Would-be brain boosters need data lift

The herb Ginkgo biloba and a range of nonprescription nutrients currently enjoy healthy sales as alleged enhancers of memory and intellect. Let the buyer beware, though. Research has yet to confirm that these so-called “brain boosters” work as advertised, according to a pair of reviews in the May Psychological Science in the Public Interest.

Studies have found that ingesting gingko extract yields modest improvement, at best, in remembering and manipulating new information, say psychologist Paul E. Gold of the University of Illinois at Urbana-Champaign and his coworkers. Memory gets a comparable boost in other work from attention-stoking effects of learning an exciting story or glucose-sweetened lemonade, they add. A large clinical trial is now under way to see whether gingko diminishes mental deficits caused by Alzheimer’s disease.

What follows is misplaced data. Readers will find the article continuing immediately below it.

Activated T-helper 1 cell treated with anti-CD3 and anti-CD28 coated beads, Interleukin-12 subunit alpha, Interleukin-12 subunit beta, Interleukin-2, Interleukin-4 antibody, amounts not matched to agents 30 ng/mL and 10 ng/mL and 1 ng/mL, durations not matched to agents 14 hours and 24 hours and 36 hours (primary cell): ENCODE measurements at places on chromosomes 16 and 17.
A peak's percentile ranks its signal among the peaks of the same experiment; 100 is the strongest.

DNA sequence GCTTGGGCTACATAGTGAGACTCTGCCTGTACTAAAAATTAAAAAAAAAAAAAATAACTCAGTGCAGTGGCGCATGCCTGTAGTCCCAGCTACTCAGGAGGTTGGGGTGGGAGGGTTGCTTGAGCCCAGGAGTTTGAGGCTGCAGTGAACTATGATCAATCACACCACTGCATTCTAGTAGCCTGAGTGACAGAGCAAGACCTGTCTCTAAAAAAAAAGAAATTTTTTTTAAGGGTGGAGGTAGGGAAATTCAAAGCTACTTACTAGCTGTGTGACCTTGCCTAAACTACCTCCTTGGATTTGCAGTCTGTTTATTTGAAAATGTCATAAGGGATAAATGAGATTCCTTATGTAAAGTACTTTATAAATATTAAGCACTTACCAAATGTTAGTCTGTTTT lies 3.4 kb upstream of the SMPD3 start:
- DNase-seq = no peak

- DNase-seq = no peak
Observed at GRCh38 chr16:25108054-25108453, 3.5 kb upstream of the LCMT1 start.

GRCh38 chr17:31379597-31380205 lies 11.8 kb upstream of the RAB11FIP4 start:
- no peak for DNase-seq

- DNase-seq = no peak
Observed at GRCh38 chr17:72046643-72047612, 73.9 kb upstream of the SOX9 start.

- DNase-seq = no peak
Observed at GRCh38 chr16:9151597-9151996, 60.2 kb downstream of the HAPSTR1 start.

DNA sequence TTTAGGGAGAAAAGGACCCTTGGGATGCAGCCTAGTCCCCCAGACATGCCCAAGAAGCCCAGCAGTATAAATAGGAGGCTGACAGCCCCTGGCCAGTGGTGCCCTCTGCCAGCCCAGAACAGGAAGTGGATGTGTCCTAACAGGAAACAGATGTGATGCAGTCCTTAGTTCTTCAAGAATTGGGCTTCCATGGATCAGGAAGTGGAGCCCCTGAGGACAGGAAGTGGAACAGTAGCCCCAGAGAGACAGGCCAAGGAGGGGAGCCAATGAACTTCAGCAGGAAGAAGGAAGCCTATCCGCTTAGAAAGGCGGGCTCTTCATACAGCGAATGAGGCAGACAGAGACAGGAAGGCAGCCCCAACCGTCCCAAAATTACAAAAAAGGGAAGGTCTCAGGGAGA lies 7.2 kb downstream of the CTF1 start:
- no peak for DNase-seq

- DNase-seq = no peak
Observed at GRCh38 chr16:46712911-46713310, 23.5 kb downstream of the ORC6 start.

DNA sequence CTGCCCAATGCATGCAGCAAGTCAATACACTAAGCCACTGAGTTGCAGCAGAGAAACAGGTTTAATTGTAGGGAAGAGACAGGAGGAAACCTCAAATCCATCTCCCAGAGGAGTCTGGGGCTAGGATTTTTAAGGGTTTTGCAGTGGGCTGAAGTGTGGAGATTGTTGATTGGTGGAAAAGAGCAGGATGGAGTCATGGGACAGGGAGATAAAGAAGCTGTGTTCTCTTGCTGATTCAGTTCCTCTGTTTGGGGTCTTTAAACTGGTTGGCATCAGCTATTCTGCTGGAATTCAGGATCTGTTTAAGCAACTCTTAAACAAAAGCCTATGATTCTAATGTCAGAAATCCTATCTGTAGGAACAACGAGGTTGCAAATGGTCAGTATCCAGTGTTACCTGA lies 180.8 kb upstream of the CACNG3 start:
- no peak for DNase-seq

Various nutrients known to influence brain-cell functions have shown promise as memory aids in animal studies but have yet to receive close scrutiny in people, hold psychologist Mark A. McDaniel of the University of New Mexico in Albuquerque and his colleagues. These substances include phospholipids involved in cell-membrane functions, choline compounds thought to invigorate memory-related brain chemicals, and vitamins E and C, which may neutralize brain damage that occurs as people age.

Bruce Bower has written about the behavioral sciences for Science News since 1984. He writes about psychology, anthropology, archaeology and mental health issues.